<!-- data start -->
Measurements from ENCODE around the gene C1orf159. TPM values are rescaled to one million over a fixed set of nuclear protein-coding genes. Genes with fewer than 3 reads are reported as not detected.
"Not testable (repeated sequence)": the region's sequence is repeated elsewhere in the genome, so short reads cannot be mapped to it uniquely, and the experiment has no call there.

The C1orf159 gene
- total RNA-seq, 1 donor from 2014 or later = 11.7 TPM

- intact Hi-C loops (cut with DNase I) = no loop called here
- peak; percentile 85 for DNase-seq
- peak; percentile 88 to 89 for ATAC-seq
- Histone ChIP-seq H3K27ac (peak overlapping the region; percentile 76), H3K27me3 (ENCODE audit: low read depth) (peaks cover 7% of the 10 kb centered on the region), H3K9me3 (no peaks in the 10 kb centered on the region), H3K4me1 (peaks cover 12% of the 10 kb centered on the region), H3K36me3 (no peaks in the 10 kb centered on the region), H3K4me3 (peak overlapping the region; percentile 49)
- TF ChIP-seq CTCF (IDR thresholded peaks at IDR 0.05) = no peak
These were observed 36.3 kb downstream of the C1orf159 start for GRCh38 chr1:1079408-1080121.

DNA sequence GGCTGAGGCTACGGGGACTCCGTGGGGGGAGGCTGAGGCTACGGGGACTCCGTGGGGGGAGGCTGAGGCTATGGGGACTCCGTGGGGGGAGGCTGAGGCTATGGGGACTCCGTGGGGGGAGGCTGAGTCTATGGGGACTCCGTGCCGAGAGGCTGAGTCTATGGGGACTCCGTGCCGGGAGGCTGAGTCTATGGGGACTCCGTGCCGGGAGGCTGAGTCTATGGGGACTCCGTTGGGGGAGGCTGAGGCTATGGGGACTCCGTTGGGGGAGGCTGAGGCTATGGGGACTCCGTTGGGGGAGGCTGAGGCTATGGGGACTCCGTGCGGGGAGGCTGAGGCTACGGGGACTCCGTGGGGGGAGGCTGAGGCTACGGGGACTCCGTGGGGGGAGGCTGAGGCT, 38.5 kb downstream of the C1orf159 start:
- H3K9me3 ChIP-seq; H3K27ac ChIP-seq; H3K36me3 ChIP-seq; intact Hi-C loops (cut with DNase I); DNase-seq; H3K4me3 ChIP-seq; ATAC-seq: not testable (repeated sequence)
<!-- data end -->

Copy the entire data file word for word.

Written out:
Measurements from ENCODE around the gene C1orf159. TPM values are rescaled to one million over a fixed set of nuclear protein-coding genes. Genes with fewer than 3 reads are reported as not detected.
"Not testable (repeated sequence)": the region's sequence is repeated elsewhere in the genome, so short reads cannot be mapped to it uniquely, and the experiment has no call there.

The C1orf159 gene
- total RNA-seq, 1 donor from 2014 or later = 11.7 TPM

- intact Hi-C loops (cut with DNase I) = no loop called here
- peak; percentile 85 for DNase-seq
- peak; percentile 88 to 89 for ATAC-seq
- Histone ChIP-seq H3K27ac (peak overlapping the region; percentile 76), H3K27me3 (ENCODE audit: low read depth) (peaks cover 7% of the 10 kb centered on the region), H3K9me3 (no peaks in the 10 kb centered on the region), H3K4me1 (peaks cover 12% of the 10 kb centered on the region), H3K36me3 (no peaks in the 10 kb centered on the region), H3K4me3 (peak overlapping the region; percentile 49)
- TF ChIP-seq CTCF (IDR thresholded peaks at IDR 0.05) = no peak
These were observed 36.3 kb downstream of the C1orf159 start for GRCh38 chr1:1079408-1080121.

DNA sequence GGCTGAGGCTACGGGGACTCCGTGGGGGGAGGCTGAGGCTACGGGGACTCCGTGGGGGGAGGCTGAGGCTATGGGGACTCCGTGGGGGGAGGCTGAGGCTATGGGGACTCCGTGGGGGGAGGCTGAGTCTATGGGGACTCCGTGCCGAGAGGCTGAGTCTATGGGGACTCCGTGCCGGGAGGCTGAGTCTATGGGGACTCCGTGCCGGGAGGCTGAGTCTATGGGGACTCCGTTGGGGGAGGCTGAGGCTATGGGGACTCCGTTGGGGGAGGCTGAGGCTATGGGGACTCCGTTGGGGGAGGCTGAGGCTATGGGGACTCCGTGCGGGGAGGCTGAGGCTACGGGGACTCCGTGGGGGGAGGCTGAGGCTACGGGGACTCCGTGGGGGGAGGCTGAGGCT, 38.5 kb downstream of the C1orf159 start:
- H3K9me3 ChIP-seq; H3K27ac ChIP-seq; H3K36me3 ChIP-seq; intact Hi-C loops (cut with DNase I); DNase-seq; H3K4me3 ChIP-seq; ATAC-seq: not testable (repeated sequence)